"Pioneer Monument is a granite monument supporting bronze figures and bas reliefs created by Frank Happersberger and financed by the estate of James Lick, located in Civic Center, San Francisco, Calif.," according to Wikipedia.
"The monument consists of a large female figure of Eureka, representing California on a column with four bronze reliefs representing 'Crossing the Sierra', 'Vaqueros Lassoing a Bull', 'Trapper Trading Skins with Indians,' and 'California's Progress under American Rule', as well as portrait medallions of important personages in California's past: Sir Francis Drake, John Sutter, John Fremont, Father Junipero Serra, and the monument's benefactor, James Lick.
"There are also four piers surrounding the base of the column, supporting sculptures. Two are female figures allegorically representing Commerce and Plenty, and two are groupings of three figures each. One of these is titled 'Early Days' and contains a missionary, a Native American, and a vaquero. The other is titled 'In '49', commemorating the California Gold Rush, containing three gold miners."
The original impetus behind the monument was James Lick's will. Lick (1796-1876) was "an American carpenter, piano builder, land baron, and patron of the sciences," according to Wikipedia. "At the time of his death, he was the wealthiest man in California, and left the majority of his estate to social and scientific causes." The Lick Observatory on Mount Hamilton overlooking the Santa Clara Valley was the first mountain-top observatory in the world.
When Lick died, he left an estate with instructions for trustees, including the 13th clause that said: "And in further trust to erect, under the supervision of said parties of the second part, and their successors, at the City Hall, in the City and County of San Francisco, a group of bronze statuary, well worth one hundred thousand dollars ($100,000), which should represent by appropriate designs and figures the history of California: First, from the early settlement of the missions to the acquisition of California by the United States; second, from such acquisition by the United States to the time when agriculture became the leading interest of the State; third, from the last-named period to the first day of January, one thousand eight hundred and seventy-four."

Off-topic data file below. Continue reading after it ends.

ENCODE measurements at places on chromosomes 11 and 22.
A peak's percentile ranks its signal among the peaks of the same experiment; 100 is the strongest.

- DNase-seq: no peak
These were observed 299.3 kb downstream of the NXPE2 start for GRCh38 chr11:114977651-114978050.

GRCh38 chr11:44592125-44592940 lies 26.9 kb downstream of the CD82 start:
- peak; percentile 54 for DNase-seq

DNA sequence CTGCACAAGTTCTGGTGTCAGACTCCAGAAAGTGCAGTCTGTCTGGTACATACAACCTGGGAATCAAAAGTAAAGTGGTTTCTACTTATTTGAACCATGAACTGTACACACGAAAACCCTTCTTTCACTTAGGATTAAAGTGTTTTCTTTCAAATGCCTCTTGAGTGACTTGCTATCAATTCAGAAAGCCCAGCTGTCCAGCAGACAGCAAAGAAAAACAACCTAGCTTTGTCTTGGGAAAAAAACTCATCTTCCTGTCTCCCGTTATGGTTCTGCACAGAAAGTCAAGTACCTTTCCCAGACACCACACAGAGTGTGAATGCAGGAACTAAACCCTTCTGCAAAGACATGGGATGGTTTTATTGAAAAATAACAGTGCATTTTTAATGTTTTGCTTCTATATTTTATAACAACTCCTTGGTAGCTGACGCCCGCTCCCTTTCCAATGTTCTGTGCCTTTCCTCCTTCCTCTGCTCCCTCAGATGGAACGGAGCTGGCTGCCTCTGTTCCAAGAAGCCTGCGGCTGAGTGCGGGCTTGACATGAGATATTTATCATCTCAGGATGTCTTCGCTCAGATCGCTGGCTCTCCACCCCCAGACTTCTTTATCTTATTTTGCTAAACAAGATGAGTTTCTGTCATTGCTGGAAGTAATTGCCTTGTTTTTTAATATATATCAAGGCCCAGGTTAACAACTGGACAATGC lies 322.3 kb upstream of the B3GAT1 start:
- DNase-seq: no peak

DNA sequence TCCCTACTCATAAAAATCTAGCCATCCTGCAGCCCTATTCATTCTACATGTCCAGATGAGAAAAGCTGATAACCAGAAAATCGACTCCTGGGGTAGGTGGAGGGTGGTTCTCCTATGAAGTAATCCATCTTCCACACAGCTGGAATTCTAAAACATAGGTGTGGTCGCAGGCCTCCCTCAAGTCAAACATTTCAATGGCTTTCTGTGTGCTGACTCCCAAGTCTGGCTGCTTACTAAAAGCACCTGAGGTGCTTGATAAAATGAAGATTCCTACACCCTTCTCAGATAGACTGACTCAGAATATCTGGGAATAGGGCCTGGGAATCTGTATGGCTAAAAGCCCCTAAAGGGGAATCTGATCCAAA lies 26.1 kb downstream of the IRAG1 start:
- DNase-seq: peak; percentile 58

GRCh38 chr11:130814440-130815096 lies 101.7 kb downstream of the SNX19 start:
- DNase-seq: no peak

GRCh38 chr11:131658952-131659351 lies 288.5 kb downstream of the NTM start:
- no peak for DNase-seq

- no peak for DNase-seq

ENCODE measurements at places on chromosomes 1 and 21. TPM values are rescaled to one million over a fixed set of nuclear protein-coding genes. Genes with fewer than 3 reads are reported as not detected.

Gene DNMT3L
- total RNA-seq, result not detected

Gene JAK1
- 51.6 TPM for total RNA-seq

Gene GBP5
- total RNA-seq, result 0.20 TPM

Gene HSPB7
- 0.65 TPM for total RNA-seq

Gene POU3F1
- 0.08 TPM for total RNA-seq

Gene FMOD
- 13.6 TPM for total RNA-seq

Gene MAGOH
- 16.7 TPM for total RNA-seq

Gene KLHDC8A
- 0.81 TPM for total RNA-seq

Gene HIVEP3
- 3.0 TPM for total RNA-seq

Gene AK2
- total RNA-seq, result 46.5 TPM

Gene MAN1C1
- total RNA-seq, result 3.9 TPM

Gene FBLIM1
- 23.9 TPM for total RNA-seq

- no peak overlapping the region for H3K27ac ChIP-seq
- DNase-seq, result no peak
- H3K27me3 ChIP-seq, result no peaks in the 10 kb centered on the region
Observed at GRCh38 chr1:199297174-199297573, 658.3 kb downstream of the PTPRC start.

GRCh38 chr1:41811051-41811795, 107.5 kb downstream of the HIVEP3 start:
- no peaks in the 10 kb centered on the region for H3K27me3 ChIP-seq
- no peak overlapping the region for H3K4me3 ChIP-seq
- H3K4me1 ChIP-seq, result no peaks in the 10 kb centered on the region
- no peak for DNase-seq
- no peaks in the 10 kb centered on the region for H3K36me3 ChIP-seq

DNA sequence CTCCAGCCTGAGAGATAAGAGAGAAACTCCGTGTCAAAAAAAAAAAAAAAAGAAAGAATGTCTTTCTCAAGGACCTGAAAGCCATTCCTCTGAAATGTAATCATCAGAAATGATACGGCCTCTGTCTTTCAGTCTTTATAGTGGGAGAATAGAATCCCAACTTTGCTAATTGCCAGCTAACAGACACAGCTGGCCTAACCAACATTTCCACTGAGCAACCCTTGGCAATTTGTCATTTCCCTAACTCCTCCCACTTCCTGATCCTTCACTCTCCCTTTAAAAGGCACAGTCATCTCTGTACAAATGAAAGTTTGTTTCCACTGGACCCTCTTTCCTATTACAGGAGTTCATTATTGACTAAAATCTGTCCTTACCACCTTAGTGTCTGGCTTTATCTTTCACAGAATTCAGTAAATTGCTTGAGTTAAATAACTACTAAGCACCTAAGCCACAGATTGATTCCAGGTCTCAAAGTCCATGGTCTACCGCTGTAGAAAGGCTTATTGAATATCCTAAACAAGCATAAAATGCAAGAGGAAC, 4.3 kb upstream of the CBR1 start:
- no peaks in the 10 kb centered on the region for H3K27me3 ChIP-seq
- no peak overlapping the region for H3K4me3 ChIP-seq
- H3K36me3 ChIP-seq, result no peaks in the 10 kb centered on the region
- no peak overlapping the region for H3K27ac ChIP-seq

"In September 1890, the Trustees selected the a model by sculptor Frank Happersberger from a field of four artist submissions," according to Wikipedia. "Ground was broken in May 1894 at San Francisco City Hall. The cornerstone of the monument was laid and statuary dedicated on Monday, Sept. 10, 1894 by the Lick Trustees, Society of California Pioneers and Native Sons of the Golden West at Marshall Square, near the intersection of Hyde and Grove, in front of the Old City Hall (which was later destroyed by the earthquake of 1906).
"In 1991, a plan was introduced to move the statue to make way for a new public library. At the time, the statue was surrounded by a parking lot, seedy pornographic theaters and fast-food restaurants along Market Street. This plan generated controversy between preservationists, who wanted the statue to remain in place to mark the site of Old City Hall, and Native American protesters who wanted the statue removed entirely. The protestors criticized the sculpture for depicting American Indians as subservient.
"In 1991, 20 heavy-duty steel carrying beams were used to transport the statue one block and place it in the middle of Fulton Street, where it currently stands between the old and new libraries and across a park from the new City Hall. A brass plaque was added to the statue in 1996 to explain the role of native Americans in California."
On the day I photographed it, there were people sleeping around it, so getting good photos was difficult. Also a word of warning: In the past four years, San Francisco has become a hotbed for strong-arm robberies. Some people have been assaulted. Others have had their cars broken into. Be observant of your surroundings while in San Francisco and be very cautious.
Category:Architecture and Structures
Subcategory:Places of Interest
Keywords:Civic Center, Glenn Franco Simmons, James Lick, Pioneer Monument, San Francisco